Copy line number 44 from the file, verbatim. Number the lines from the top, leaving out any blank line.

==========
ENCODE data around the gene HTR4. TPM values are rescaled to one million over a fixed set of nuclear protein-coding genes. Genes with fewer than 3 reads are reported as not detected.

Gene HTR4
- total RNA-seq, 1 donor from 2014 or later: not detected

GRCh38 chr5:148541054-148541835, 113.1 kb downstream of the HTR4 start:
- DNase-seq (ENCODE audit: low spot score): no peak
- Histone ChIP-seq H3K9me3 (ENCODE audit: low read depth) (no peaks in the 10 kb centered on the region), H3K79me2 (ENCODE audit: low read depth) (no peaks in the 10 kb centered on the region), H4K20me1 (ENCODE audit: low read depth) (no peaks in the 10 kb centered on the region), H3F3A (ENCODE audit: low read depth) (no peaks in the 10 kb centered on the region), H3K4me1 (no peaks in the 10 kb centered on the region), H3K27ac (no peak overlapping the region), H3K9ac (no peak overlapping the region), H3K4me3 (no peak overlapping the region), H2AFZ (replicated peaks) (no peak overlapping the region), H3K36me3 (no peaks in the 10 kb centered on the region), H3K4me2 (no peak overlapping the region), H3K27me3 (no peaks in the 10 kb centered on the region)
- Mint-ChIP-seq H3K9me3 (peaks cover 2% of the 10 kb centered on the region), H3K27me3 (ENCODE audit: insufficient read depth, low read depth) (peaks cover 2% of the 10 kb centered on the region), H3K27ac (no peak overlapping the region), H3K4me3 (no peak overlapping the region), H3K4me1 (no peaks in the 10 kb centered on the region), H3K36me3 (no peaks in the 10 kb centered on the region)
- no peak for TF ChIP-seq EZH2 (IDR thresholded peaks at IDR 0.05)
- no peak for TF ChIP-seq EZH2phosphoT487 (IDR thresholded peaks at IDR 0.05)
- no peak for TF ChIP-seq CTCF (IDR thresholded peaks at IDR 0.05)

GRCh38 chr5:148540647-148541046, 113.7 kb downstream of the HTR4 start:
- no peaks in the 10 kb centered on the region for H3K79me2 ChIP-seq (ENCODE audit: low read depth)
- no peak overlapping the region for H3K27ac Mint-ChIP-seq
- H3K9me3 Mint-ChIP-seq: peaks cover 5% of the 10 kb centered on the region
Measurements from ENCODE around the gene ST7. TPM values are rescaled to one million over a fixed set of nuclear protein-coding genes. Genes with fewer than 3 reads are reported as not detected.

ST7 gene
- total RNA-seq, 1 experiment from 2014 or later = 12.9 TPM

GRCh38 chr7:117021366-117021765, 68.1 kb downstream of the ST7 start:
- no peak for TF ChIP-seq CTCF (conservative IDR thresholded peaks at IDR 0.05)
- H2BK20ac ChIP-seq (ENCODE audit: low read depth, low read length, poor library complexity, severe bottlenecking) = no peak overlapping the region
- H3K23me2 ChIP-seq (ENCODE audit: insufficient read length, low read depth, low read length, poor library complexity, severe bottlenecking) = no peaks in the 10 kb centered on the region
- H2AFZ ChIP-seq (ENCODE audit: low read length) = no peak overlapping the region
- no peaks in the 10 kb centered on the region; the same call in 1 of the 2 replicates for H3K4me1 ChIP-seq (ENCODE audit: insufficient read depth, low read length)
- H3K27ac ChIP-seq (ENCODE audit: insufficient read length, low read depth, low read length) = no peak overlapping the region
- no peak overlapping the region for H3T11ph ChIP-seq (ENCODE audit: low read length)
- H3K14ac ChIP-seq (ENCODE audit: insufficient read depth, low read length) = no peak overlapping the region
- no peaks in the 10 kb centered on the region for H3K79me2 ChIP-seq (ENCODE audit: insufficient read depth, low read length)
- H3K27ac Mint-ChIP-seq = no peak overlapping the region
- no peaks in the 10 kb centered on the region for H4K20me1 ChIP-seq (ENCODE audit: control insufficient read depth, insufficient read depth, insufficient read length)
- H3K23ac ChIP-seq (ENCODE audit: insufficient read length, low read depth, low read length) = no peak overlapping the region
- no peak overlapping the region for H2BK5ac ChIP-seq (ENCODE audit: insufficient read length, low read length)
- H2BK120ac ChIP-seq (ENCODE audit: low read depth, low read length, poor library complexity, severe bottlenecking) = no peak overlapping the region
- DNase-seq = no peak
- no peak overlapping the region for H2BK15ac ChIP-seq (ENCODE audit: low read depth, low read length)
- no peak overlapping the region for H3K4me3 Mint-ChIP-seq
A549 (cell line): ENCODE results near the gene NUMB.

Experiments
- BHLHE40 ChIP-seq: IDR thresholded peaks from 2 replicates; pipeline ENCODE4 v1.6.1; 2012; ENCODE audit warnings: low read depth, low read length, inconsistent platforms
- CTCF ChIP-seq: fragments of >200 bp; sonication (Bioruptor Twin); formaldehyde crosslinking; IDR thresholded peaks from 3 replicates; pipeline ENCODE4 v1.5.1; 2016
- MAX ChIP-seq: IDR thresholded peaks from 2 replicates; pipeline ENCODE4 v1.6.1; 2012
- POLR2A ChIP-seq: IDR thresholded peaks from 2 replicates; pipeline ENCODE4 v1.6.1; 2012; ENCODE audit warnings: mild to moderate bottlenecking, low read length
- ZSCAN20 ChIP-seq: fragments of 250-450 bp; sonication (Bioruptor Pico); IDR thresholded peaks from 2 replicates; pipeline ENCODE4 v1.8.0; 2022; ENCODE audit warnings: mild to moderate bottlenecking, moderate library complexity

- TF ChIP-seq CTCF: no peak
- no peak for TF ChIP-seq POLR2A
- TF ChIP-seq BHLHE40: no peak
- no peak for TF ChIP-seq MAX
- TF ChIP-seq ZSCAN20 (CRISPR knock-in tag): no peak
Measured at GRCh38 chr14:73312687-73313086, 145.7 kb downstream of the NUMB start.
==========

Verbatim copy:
- no peak for TF ChIP-seq POLR2A